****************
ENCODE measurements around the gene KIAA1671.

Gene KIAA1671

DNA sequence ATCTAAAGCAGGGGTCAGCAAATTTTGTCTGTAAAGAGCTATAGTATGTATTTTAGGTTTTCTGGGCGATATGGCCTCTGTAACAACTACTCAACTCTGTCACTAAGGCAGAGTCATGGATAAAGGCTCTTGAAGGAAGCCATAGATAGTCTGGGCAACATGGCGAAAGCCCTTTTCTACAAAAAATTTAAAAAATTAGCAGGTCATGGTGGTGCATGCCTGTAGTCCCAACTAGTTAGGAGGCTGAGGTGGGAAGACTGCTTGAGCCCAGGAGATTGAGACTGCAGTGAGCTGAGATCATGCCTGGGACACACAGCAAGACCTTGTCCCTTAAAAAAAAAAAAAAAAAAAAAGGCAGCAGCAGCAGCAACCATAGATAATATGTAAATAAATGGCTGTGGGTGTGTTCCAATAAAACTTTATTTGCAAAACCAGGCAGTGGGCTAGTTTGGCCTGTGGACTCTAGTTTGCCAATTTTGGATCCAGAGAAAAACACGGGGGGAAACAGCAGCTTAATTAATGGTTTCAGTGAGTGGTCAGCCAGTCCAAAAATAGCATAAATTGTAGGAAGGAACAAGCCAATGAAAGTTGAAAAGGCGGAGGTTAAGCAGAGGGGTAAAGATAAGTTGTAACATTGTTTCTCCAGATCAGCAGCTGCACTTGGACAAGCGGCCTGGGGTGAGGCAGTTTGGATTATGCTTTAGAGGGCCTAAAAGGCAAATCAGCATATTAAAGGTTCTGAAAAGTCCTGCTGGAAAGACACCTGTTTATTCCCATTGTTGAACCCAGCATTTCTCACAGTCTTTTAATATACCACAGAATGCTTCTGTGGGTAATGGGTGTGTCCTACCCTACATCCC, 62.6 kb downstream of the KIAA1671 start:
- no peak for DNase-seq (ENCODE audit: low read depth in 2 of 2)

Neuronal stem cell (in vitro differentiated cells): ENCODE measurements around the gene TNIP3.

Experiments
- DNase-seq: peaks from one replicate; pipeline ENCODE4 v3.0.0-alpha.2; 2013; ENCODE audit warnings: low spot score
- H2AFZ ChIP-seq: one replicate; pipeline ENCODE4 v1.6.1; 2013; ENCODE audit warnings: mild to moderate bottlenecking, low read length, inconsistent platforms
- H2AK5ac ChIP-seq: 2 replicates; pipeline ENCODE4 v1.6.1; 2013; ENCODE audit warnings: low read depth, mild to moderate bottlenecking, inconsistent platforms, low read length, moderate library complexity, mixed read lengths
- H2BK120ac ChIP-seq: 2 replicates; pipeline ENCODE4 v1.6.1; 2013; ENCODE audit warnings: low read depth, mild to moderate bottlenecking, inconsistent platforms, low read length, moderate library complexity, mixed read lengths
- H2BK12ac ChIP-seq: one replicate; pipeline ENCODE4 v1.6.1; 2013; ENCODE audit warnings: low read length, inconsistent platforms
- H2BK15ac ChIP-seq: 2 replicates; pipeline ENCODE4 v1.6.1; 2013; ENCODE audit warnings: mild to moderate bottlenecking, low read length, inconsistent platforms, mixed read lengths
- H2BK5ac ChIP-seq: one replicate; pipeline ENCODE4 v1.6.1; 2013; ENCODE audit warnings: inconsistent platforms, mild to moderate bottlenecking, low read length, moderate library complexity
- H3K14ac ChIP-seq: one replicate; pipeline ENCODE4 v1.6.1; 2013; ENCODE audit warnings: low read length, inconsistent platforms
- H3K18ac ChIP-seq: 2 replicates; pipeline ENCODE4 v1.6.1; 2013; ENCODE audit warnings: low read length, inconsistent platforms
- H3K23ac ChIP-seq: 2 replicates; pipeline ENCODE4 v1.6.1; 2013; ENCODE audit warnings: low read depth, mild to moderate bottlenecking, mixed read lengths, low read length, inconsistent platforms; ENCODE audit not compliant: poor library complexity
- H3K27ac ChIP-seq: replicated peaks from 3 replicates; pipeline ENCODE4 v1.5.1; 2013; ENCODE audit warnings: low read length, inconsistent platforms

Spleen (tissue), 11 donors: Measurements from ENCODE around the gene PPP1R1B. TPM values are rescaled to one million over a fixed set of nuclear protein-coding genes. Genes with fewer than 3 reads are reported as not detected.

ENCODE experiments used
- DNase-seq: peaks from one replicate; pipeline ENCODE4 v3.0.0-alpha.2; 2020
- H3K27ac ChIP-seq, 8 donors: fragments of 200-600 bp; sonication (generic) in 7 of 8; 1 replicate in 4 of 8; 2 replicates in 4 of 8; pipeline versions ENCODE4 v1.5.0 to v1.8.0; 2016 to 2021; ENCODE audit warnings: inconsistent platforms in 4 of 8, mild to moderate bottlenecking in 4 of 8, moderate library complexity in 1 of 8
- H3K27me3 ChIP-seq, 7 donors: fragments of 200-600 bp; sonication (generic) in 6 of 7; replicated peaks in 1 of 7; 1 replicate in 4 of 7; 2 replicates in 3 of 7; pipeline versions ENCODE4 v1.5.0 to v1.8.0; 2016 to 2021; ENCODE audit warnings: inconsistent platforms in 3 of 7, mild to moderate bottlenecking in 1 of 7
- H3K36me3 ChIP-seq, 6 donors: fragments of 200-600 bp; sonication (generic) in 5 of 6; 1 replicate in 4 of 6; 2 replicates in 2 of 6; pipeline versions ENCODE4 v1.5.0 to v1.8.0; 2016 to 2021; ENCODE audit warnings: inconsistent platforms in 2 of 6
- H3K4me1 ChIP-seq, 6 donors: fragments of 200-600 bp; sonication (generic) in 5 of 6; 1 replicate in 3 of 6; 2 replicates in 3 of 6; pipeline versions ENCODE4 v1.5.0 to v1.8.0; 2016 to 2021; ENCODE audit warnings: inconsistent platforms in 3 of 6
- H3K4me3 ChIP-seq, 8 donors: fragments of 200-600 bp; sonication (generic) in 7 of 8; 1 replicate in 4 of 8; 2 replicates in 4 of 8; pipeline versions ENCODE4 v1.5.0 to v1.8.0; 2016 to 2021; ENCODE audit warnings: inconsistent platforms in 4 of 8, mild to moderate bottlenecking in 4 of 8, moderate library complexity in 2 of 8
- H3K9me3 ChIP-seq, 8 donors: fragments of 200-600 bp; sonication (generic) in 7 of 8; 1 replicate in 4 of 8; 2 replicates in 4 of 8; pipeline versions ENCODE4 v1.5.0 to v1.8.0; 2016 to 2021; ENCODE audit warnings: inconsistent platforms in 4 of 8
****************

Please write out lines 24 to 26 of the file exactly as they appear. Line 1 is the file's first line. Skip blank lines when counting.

- H3K4me1 ChIP-seq, 6 donors: fragments of 200-600 bp; sonication (generic) in 5 of 6; 1 replicate in 3 of 6; 2 replicates in 3 of 6; pipeline versions ENCODE4 v1.5.0 to v1.8.0; 2016 to 2021; ENCODE audit warnings: inconsistent platforms in 3 of 6
- H3K4me3 ChIP-seq, 8 donors: fragments of 200-600 bp; sonication (generic) in 7 of 8; 1 replicate in 4 of 8; 2 replicates in 4 of 8; pipeline versions ENCODE4 v1.5.0 to v1.8.0; 2016 to 2021; ENCODE audit warnings: inconsistent platforms in 4 of 8, mild to moderate bottlenecking in 4 of 8, moderate library complexity in 2 of 8
- H3K9me3 ChIP-seq, 8 donors: fragments of 200-600 bp; sonication (generic) in 7 of 8; 1 replicate in 4 of 8; 2 replicates in 4 of 8; pipeline versions ENCODE4 v1.5.0 to v1.8.0; 2016 to 2021; ENCODE audit warnings: inconsistent platforms in 4 of 8